01 Aug 15:43

Braintrust: Desktop for Ubuntu?

A question for the Scripting News braintrust...

First, remember that I am working on the new EC2 for Poets. I am talking about software that will be pre-installed on a Ubuntu-based AMI that's designed for people who use Macs and PCs, so they can run apps in the cloud.

I make several such apps, for example River4, PagePark, Noderunner and the amazingly useful and adaptable nodeStorage.

The best desktop for Ubuntu?

Now that the standard recital is out of the way...

I'm thinking about including a desktop interface, so that people who like Finder-like graphic filesystem browsers (such as myself, for example) in addition to command-line interfaces (for the discerning server connoisseur) will be happy using their cloud-based app server.

Which one?

There seem to be three choices.

  1. Gnome.

  2. Unity.

  3. Lubuntu.

I have no preference, and no basis to make a choice.

Please read before commenting

I know a lot of people will say "Don't do it," so you can skip that. I want to understand what the choices are if I choose to include a desktop in the AMI. I expect a few people won't read this and will write long missives about why this is Not A Good Idea. To them I say zzzz, in advance.

Dan MacTough's howto

In January 2014 I was emailing with Dan MacTough on this question, and he wrote a howto for installing VNC on a server and connecting to it from the Mac desktop.

30 Jul 15:48

The Secret Language of Desire

Megan Heyward

A lyrical erotic story for the iPad by the Australian hypertext writer-filmmaker who wrote the haunting dreamscape Of Day, Of Night. This isn't a hypertext, precisely, but a series of vignettes, artfully typeset against (mildly) interactive illustration.

It’s published for the iPad. It costs $4. You should get a copy.

Not every image works here, and not every gesture does everything we might wish. That’s OK. Not every little work needs to be a perfect gem or a revelation. A youngish women rediscovers desire; it's been said before, but it’s not been said this way. And so now our language is a little bigger and a little better.

Em Short has, as usual, a well-wrought review.

31 Jul 16:48

Falsehoods Programmers Believe

Falsehoods programmers believe: a list of lists about false assumptions on names, addresses, geography, time, and more. Great stuff. Via Michael Tsai, via Jeff Atwood.

When you see a list like:

  1. There are always 24 hours in a day.
  2. Months have either 30 or 31 days.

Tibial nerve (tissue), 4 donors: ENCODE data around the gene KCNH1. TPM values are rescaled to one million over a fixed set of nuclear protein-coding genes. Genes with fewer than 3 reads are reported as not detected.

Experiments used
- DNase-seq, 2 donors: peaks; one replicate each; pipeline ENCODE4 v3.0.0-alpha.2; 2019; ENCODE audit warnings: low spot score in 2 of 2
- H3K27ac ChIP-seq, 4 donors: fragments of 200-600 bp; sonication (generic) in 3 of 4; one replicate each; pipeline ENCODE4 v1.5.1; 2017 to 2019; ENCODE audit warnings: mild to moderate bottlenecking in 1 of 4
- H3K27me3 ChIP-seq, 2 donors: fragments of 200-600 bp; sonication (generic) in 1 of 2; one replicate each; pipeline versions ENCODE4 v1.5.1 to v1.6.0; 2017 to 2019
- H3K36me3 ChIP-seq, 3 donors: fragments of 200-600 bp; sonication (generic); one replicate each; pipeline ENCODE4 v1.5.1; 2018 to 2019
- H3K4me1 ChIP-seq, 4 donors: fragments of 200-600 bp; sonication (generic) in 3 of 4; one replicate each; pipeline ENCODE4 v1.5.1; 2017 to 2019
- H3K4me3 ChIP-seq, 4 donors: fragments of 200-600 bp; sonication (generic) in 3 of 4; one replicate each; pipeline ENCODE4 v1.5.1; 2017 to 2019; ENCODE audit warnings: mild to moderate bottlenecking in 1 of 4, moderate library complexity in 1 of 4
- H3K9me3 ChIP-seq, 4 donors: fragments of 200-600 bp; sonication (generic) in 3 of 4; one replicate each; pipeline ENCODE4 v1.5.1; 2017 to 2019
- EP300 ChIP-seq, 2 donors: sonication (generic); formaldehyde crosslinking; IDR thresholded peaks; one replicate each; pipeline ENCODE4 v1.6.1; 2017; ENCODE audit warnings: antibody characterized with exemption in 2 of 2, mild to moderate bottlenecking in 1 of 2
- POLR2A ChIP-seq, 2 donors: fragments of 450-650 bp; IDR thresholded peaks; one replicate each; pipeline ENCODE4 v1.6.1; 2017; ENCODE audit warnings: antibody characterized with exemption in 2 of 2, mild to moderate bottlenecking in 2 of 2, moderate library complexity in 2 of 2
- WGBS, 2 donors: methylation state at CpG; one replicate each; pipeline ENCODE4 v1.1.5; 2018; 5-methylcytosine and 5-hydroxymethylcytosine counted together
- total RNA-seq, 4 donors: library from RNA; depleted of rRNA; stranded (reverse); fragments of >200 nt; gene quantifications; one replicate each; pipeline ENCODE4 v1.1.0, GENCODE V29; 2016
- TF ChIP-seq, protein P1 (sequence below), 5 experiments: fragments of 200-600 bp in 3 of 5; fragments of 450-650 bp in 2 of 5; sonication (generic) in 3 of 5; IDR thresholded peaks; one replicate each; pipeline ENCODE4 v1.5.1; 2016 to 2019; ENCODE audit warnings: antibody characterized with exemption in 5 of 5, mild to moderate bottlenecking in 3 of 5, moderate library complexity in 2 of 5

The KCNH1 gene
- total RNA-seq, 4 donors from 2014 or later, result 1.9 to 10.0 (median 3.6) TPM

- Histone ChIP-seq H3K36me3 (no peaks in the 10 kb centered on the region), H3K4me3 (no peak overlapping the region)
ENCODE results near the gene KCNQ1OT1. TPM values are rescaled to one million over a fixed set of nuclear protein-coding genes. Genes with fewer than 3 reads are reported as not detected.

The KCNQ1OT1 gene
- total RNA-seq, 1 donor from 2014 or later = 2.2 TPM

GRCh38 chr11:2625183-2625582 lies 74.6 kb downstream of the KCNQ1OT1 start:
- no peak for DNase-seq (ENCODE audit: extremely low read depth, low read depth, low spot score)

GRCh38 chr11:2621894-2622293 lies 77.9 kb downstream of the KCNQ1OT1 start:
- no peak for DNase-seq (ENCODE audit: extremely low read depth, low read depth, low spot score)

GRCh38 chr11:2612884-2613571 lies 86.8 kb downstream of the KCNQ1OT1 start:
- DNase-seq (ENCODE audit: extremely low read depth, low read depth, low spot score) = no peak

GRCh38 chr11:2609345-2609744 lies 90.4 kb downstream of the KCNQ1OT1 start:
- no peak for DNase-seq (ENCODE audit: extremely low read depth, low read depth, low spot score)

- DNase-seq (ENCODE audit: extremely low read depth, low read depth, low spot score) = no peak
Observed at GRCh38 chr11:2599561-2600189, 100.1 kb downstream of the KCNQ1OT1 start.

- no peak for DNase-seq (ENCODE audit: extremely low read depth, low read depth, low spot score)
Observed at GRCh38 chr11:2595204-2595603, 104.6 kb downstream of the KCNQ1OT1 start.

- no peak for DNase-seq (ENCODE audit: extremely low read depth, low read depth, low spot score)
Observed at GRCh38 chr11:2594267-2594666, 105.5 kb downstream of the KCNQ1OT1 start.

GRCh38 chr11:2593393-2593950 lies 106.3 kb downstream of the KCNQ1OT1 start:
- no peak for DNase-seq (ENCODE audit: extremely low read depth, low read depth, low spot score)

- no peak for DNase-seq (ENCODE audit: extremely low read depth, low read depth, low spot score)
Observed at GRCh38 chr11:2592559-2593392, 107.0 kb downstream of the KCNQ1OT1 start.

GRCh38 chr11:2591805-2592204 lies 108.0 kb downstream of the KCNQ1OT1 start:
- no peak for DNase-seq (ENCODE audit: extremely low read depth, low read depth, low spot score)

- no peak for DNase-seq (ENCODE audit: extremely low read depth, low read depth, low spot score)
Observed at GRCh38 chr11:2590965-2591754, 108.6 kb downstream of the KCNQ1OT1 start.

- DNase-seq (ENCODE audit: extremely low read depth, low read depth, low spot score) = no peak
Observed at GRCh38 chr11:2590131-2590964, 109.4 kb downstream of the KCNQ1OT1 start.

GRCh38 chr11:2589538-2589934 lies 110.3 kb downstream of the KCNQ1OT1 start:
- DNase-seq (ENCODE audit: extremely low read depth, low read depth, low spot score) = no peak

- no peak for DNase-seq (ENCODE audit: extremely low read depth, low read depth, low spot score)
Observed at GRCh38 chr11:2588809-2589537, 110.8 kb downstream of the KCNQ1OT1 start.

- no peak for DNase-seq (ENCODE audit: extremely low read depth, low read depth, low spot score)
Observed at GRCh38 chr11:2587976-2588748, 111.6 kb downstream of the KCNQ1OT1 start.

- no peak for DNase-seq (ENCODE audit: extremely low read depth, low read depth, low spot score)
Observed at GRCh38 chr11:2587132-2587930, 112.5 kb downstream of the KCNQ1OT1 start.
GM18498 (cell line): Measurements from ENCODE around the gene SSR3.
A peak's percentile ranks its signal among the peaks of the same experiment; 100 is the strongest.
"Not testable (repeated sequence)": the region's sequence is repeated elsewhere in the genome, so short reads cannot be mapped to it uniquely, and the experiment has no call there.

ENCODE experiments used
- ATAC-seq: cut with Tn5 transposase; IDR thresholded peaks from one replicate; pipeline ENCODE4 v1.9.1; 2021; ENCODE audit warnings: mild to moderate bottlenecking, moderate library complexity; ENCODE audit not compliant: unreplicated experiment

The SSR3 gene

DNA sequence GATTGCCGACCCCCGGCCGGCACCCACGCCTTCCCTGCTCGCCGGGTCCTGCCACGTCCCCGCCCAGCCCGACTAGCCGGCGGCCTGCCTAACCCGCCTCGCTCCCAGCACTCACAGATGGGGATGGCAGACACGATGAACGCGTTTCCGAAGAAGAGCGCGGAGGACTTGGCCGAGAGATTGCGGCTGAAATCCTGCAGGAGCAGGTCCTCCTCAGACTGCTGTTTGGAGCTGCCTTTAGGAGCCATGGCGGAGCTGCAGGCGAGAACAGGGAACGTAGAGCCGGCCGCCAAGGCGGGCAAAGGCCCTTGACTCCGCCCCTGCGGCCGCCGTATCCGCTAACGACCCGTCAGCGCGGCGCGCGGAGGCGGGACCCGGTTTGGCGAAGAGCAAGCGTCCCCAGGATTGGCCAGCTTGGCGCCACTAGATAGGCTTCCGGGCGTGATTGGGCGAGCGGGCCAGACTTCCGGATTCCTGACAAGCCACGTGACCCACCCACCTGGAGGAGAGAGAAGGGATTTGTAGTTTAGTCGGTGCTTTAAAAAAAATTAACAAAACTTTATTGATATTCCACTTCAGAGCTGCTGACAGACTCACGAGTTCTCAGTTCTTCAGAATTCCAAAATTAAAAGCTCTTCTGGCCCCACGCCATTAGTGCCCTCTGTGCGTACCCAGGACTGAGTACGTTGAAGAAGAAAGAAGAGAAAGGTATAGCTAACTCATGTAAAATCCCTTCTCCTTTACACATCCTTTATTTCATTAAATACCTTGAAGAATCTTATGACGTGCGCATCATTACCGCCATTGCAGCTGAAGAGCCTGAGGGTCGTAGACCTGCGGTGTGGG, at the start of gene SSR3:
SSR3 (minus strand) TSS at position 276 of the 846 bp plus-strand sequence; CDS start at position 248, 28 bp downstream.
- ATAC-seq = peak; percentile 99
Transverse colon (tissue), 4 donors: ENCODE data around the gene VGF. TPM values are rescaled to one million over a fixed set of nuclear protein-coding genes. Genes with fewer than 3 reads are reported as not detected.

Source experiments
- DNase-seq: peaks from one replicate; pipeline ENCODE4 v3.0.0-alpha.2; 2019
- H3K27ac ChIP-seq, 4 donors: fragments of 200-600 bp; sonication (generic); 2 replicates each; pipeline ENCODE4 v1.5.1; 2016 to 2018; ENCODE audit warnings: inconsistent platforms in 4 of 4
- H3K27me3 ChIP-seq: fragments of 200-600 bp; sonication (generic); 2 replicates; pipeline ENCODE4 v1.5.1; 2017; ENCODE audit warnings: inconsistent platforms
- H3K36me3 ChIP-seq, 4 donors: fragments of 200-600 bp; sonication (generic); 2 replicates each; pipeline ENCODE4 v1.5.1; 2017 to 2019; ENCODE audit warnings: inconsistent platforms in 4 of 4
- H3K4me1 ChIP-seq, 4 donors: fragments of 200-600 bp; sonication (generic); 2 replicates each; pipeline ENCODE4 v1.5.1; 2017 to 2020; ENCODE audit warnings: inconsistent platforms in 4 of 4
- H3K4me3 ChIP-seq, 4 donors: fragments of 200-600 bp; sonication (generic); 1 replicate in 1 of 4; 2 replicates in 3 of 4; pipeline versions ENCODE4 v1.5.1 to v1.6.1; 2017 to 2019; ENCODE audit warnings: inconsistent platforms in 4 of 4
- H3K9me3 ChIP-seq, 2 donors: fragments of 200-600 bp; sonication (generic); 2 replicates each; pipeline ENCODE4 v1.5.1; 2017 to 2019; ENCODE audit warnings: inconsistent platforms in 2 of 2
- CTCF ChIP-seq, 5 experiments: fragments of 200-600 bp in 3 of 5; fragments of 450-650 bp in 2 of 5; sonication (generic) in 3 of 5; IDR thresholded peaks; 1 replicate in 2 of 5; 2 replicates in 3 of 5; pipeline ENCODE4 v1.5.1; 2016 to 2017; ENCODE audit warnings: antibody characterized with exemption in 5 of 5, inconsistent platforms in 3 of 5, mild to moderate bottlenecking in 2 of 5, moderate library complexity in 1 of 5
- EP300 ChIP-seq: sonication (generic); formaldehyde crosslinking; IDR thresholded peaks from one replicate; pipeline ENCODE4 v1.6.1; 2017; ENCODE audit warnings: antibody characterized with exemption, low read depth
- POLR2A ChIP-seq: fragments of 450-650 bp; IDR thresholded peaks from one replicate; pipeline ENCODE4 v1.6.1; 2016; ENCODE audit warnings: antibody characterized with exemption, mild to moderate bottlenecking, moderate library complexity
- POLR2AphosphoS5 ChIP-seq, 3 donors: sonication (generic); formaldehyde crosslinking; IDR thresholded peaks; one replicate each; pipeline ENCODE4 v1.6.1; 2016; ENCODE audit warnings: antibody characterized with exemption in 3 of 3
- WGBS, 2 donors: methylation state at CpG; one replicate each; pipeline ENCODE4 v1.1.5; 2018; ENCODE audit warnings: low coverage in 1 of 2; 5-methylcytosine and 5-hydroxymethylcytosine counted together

3. Years have 365 days.
  4. February is always 28 days long.
  5. Any 24-hour period will always begin and end in the same day (or week, or month).

You veer between “oh, that would be stupid” and “oh, that would never really come up.” You’d be amazed how often you really bump into these things. There’s a bug in the Tinderbox tests that panics the day before Daylight Savings Time. We used to have a February 29th bug – and my next-door neighbor has a Feb. 29 birthday, so you’d think I’d know about that. And – fast! if it’s now 12:59:00 PM on December 24, what’s the date exactly sixty seconds from now?

30 Jul 22:43

Twitter Favorites: [danudey] I can see this being really useful for e.g. grepping a file then clearing output without wiping your entire history. https://t.co/nDOGjc9OSO

Wile E. Cyrus @danudey
I can see this being really useful for e.g. grepping a file then clearing output without wiping your entire history. twitter.com/danielboedewad…
01 Aug 15:14

Twitter Favorites: [TheDrewStarr] Just saw a sweet old lady give tourists completely wrong directions to Fenway Park. I caught her eye. "Yankees fans," she said.

Drew Starr @TheDrewStarr
Just saw a sweet old lady give tourists completely wrong directions to Fenway Park. I caught her eye. "Yankees fans," she said.
01 Aug 15:57

Twitter Favorites: [apike] Can’t Stop the Music: the ups and downs of trying to play music on iOS. http://t.co/5b96eWYQ9j

Allen Pike @apike
Can’t Stop the Music: the ups and downs of trying to play music on iOS. allenpike.com/2015/cant-stop…
01 Aug 18:41

Twitter Favorites: [heyrickie] Saw this person on the bus earlier. I just hope it's the last time she wears those suspenders. #transittales http://t.co/DX9V9OELf9

Eric Bucad @heyrickie
Saw this person on the bus earlier. I just hope it's the last time she wears those suspenders. #transittales pic.twitter.com/DX9V9OELf9
01 Aug 21:41

Competitive Outrage

by Rex Hammock

I haven’t commented on the outrage of the week, the killing of Zimbabwe’s “most beloved lion,” Cecil, by a big game hunting dentist from Minnesota named Walter Palmer.

By the time I was aware of the Cecil killing, the internet outrage was far more than anything I could come up with, so I passed even tweeting about it. Besides, the only thing I could think of to say that I hadn’t seen before was how white the dentist’s teeth were — obviously, a Photoshop job.